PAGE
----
Evolutionary forces at play in the aging of the blood system could provide early warning for blood malignancies

Aug. 17, 2021

As people age, mutations can build up in blood stem cells and their clones in a process known as age-related clonal hematopoiesis, or ARCH. ARCH can be a risk factor for acute myeloid leukemia (AML), a form of blood cancer. The study was reported by the Ontario Institute for Cancer Research (OICR).

New research provides insight into why some with ARCH go on to develop AML and others don’t. These findings, recently published in Nature Communications, have the potential to significantly advance the early detection and treatment of AML by identifying those at high risk of the disease so they can be monitored more closely.

The study, co-led by Dr. Philip Awadalla, Senior Principal Investigator and Director, Computational Biology at OICR and Dr. Quaid Morris, Member, Computational and Systems Biology, Memorial Sloan Kettering Cancer Center (MSK) and OICR Associate, shows how the interplay of positive, neutral and negative evolutionary selection acting on mutations in aging blood stem cells can lead to AML in some individuals with ARCH.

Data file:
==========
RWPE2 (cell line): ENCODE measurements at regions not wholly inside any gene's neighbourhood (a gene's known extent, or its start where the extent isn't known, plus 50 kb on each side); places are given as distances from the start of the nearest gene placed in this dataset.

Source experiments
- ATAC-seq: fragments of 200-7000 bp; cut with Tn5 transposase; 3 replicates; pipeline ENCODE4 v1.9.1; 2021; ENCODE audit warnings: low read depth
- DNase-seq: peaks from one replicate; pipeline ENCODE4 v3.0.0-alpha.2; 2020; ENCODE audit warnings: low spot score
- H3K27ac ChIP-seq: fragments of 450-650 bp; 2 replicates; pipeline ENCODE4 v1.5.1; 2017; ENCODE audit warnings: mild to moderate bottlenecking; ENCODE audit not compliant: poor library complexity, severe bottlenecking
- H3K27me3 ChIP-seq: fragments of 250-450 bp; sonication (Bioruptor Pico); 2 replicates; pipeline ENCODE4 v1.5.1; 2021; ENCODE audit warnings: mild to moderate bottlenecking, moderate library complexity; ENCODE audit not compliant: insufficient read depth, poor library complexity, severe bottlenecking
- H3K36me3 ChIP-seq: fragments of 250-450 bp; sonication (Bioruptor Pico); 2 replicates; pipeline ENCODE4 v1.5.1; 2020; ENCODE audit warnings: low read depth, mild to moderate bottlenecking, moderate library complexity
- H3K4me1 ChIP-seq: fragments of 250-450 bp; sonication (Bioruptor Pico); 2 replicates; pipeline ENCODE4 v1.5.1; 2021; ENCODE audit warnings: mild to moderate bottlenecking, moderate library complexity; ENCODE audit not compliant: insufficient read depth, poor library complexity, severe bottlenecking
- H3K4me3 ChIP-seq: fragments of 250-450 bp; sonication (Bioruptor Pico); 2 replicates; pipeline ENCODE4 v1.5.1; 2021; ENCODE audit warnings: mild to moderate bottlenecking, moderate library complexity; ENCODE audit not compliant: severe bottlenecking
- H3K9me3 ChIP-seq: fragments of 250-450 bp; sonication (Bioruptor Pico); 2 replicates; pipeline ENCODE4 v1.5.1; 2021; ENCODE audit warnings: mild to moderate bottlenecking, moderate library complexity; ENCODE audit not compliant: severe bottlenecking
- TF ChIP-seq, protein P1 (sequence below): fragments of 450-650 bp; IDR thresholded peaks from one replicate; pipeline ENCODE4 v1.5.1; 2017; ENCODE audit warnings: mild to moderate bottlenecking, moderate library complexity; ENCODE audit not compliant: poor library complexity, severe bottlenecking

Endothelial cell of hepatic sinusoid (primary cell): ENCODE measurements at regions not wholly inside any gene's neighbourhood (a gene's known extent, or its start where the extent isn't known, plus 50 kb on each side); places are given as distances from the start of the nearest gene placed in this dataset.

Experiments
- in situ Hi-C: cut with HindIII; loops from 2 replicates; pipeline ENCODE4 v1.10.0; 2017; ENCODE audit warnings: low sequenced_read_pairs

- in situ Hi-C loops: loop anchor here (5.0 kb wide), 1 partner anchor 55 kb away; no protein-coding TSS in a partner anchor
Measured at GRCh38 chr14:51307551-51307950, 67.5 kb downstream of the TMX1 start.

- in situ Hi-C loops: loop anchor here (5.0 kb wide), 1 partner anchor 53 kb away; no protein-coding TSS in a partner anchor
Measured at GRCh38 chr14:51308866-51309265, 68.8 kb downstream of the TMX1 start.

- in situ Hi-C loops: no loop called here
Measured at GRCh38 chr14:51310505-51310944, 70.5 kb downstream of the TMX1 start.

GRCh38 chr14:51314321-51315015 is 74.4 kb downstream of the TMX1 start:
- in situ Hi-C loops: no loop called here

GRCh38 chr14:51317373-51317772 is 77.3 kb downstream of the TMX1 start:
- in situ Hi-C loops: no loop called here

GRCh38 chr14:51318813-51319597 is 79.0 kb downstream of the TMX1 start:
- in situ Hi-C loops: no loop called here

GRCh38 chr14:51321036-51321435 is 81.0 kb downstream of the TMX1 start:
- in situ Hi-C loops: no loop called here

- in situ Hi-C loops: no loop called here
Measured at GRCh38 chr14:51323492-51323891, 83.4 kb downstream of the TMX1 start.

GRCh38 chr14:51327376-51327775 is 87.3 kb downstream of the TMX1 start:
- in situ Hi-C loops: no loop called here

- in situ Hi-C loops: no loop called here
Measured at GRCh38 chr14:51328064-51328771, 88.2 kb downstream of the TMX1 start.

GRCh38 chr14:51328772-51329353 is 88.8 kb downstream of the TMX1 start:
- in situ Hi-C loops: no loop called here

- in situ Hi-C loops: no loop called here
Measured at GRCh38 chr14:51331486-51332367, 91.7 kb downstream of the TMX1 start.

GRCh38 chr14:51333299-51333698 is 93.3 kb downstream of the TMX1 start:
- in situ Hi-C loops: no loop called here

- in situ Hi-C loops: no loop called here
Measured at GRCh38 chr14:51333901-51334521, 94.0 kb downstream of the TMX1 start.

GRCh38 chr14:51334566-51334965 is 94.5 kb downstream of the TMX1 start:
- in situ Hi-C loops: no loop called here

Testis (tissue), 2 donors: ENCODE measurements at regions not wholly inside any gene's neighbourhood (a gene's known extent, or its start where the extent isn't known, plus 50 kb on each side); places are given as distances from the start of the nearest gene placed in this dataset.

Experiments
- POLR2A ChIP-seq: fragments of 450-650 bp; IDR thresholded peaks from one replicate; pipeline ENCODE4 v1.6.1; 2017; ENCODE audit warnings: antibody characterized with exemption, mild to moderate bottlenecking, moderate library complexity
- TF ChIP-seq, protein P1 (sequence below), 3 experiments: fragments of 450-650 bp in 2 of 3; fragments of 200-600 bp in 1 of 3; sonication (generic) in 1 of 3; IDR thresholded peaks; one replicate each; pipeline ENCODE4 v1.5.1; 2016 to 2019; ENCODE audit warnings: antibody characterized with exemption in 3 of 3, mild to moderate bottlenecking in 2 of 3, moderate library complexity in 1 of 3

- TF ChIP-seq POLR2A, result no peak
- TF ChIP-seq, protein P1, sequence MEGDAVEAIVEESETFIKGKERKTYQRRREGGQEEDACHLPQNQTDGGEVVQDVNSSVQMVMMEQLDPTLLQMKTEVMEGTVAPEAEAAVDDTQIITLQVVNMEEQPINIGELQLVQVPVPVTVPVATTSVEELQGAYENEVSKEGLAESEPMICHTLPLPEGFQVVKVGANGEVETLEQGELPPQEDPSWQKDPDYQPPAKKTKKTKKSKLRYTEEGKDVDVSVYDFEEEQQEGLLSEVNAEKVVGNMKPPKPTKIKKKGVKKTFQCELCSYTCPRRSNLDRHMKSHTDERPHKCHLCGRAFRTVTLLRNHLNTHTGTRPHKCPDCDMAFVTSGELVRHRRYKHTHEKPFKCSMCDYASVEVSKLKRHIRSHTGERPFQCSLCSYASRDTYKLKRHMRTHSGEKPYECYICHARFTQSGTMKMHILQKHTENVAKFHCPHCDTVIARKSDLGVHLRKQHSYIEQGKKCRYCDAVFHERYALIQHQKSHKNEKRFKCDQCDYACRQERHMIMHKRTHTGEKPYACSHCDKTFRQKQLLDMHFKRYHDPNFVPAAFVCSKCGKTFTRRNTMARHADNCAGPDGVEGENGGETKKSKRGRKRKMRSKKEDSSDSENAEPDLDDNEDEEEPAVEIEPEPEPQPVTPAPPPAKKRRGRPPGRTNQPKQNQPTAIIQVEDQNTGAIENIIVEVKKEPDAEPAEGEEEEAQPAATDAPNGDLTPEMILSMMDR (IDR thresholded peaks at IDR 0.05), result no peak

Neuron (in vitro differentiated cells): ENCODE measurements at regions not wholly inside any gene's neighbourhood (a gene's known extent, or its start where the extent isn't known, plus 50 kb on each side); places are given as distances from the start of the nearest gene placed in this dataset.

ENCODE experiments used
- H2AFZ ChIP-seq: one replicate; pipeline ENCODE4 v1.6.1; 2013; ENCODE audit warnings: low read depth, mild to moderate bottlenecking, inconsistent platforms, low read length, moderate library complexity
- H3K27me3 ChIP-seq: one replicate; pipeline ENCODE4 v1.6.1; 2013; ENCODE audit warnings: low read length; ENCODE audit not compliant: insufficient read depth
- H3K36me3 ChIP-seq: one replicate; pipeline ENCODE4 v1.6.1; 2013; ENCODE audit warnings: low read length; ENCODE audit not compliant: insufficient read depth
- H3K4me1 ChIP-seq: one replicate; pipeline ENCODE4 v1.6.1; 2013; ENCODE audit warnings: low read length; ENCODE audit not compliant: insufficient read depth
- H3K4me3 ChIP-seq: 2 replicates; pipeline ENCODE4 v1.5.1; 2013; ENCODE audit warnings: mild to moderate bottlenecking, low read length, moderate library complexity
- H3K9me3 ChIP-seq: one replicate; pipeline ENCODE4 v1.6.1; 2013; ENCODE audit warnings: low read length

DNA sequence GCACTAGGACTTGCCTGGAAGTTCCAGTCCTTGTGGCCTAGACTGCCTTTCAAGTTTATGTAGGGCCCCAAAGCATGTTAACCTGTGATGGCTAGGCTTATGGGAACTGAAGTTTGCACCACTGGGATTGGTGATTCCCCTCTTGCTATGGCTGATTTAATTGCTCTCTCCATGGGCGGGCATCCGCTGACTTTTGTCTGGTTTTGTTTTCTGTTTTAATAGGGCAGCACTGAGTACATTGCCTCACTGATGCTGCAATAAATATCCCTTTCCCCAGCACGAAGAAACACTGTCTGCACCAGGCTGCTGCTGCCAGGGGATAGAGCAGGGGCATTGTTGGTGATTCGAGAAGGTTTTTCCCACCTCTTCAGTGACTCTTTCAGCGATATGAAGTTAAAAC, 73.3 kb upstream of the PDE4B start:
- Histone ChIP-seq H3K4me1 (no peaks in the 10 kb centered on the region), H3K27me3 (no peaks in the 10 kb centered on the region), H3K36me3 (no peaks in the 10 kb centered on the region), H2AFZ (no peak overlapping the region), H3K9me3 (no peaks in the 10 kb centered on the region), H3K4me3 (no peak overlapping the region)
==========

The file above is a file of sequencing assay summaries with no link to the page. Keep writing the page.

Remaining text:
They did so by illustrating how negative selection, or ‘purifying selection’, present in individuals who did not go on to develop a malignancy, prevents disease-related cells from coming to dominate the cell population. These discoveries allow for the differentiation between those with ARCH who are at increased risk of developing AML and those who are not.

“We have shown that the constellation of evolutionary forces at play within hematopoietic stem cells can be a robust indicator of those who are at increased risk of blood cancers such as AML,” says Awadalla. “Being able to accurately classify patients based on risk can allow for more frequent and intensive screening for those with ARCH mutations with a concerning evolutionary signature.”

The researchers were able to show that these alternative evolutionary models were predictive of AML risk over time. Similarly, these tools were able to identify genes where mutations that are damaging to stem cells can accumulate.

“In the future, we can anticipate screening blood samples for early detection of disease and blood cancers. With these tools we can more proactively monitor people’s health. Early detection of cancer is critical with respect to prevention and effectiveness of treatment,” adds Awadalla.

OICR Study